AWD Member Nicole Dorsey recently won Best Episodic Pilot at SXSW for Something Undone, which centers Jo who, while sorting through her deceased mother’s home and recording effects for her podcast, discovers a disturbing sound. Additionally, Nicole is currently in Post Production on a thriller limited-series, Balestra.
Nicole has worked extensively as a commercial and narrative film director. Her debut feature, BLACK CONFLUX (2019), held its world premiere at The Toronto International Film Festival and was selected as Canada’s Top Ten Films of 2019. For her work, she received both a Canadian Screen Award and Director’s Guild Award Nomination. For CBC GEM, Nicole directed the series SOMETHING UNDONE (2021), which won Best Episodic Pilot at SXSW and Best Series at the Series Mania Festival in France. She also directed ARLO ALONE (2016) through Canadian broadcaster Bell Media; the short premiered in competition at the Atlanta Film Festival and was a Vimeo Staff Pick and A&E Best Film Winner. Nicole recently wrapped production on a Limited Series starring Cush Jumbo, Manny Jacinto and James Badge Dale.
AWD spoke to Nicole this month about Something Undone, Balestra, and how her work in various departments has prepared her for the director’s chair.
AWD: Congratulations on the success of Something Undone, which recently won Best Episodic Pilot at SXSW, as well as Best Series at Series Mania! What was it about this project that made you want to make the jump to television directing? What was it like working on your first episodic series and how has it been to receive recognition of your work?
Thank you! I’ve always loved the idea of working in television. It’s where I started actually – working as a PA and then a showrunner’s assistant. There’s such amazing opportunities for storytelling in TV. These days it can be like one long feature film, which is incredible. I love the ability to stretch character arcs and dive deep into the nuances of human behavior over the course of several hours. When I read SOMETHING UNDONE I was immediately drawn to the character. The writers did a fantastic job of building this tale of a woman confronted by both her family trauma and her own psychological descent. The process of shooting it was challenging due to extremely limited time and filming during early Covid, but our core crew worked so well together and I got to team up with my DP Marie Davignon whom I shot BLACK CONFLUX with. We didn’t know what to expect out of the project, so it was a surprising joy to see it take off to festivals and bring home a few awards.
You are in post-production on the limited series Balestra. What can you tell us about this project?
BALESTRA is about a disgraced fencer trying to make a comeback to the Olympic circuit, but things get a little dicey when she utilizes a new lucid dreaming device, allowing her to train in her dreams. But really, to me the story is about the fallacy of the American Dream.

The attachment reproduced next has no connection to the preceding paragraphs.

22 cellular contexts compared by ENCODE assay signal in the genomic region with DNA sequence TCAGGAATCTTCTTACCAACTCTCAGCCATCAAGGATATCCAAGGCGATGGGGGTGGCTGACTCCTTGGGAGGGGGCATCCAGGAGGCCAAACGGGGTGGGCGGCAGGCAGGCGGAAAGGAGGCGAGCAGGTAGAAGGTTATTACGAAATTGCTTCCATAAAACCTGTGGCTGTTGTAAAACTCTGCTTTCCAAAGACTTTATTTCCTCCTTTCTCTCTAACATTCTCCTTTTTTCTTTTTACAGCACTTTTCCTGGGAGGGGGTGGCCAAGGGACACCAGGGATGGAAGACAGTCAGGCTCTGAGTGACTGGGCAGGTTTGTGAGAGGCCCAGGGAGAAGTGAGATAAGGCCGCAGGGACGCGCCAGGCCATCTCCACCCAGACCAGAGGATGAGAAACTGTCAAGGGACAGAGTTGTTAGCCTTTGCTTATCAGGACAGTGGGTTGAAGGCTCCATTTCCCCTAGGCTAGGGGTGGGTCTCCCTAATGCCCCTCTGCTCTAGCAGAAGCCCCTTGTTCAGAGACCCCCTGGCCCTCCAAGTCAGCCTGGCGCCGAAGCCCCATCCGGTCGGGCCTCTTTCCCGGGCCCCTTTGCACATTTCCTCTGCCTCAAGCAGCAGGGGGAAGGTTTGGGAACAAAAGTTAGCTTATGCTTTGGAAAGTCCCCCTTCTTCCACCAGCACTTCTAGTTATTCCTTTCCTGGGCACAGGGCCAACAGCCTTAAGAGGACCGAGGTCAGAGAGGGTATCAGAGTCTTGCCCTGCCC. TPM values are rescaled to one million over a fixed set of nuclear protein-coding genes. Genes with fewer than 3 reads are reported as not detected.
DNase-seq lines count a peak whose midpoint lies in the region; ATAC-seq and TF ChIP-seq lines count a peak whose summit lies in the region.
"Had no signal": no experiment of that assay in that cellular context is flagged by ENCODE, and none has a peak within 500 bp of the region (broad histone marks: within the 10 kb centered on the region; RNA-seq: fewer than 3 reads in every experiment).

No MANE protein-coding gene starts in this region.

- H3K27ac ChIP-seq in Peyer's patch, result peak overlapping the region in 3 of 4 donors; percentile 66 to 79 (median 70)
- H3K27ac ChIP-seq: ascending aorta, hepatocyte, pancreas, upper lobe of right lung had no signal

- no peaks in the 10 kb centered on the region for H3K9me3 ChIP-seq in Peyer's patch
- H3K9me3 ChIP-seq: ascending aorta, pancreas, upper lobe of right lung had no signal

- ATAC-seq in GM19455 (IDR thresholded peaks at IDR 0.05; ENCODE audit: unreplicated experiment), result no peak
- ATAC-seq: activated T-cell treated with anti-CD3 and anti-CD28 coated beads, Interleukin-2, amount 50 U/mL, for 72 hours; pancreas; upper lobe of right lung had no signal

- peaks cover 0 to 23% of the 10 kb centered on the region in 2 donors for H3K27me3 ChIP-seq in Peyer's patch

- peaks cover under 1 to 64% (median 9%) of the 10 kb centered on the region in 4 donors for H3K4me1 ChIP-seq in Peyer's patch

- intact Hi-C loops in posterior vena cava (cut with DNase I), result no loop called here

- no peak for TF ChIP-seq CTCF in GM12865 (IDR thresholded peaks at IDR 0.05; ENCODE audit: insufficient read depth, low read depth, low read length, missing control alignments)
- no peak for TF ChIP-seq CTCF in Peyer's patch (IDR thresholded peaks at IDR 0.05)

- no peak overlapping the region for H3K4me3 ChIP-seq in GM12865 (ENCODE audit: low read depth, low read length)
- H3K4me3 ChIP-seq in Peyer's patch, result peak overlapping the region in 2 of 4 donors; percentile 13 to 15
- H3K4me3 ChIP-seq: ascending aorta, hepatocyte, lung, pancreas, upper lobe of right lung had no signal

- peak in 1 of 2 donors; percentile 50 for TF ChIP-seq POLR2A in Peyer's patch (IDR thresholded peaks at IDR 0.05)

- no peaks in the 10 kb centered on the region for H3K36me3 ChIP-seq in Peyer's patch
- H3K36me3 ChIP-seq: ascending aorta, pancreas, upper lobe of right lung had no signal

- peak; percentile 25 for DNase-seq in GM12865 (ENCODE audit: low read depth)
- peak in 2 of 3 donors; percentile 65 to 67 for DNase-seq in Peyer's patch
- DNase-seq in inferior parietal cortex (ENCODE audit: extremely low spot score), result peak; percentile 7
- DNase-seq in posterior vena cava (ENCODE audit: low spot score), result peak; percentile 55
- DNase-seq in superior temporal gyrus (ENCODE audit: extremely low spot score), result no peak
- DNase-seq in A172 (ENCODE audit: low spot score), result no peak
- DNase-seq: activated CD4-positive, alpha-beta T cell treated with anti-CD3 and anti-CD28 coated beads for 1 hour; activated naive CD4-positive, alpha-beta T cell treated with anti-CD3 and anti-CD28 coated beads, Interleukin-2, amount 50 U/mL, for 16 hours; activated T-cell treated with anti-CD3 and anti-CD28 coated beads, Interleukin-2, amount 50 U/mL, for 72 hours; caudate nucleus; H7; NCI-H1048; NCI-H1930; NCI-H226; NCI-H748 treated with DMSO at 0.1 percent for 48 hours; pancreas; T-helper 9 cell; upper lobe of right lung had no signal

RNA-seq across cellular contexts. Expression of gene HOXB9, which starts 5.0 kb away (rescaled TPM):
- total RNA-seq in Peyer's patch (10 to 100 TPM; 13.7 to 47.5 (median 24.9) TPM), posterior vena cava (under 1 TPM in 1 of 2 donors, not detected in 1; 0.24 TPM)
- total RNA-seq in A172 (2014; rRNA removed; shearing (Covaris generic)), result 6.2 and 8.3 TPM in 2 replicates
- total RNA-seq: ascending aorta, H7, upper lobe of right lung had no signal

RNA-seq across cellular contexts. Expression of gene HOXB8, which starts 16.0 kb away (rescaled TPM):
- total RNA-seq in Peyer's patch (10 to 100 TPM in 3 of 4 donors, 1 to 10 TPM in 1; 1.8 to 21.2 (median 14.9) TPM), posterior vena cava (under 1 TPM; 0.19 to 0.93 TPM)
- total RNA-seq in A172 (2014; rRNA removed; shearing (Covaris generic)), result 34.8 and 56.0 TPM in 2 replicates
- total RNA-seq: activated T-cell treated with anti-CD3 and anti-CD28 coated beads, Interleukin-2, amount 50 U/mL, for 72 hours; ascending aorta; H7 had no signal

You directed a handful of shorts before directing your first feature Black Conflux (2019), which held its world premiere at the Toronto International Film Festival. What was the experience like going from shorts to a feature? Do you have any advice for filmmakers trying to make that jump?
By the time I started making my feature I was really happy with the amount of shorts I had made. It gave me an opportunity to hone my voice and figure out what I wanted to say in a feature format. The big thing I noticed with first features is inconsistent tone and pacing, so that was one thing I wanted to pay close attention to when I got my shot at directing long format. I spent a long time in prep editing the film in my head and making copious notes, so that when I dealt with the pressures and problems that arise on set I wouldn’t lose hold of what I needed to capture to maintain my vision.
You possess experience in almost every department — camera, casting, AD, network script supervision, as well as assisting showrunners and directors. How do you think working in these various departments has best prepared you for your role as a director?
Having first hand experience in various crew roles has definitely helped give me a well rounded understanding of set and the industry. It’s made me a better director, as directing is very similar to conducting an orchestra. And if you understand the musicians and their instruments, you’ll be better versed at bringing everyone together to create a beautiful score.
What are you hoping to accomplish in the next phase of your career? Can you share with us what you have coming up next?
Honestly, I’m hoping for many things and trying to remain open to wherever the road may lead. I have a second feature I’ve written and a couple shows in the process of pitching, but I’d also be keen on directing a pilot or doing another limited series. I just want to tell meaningful stories, so whatever format that comes in is good for me!
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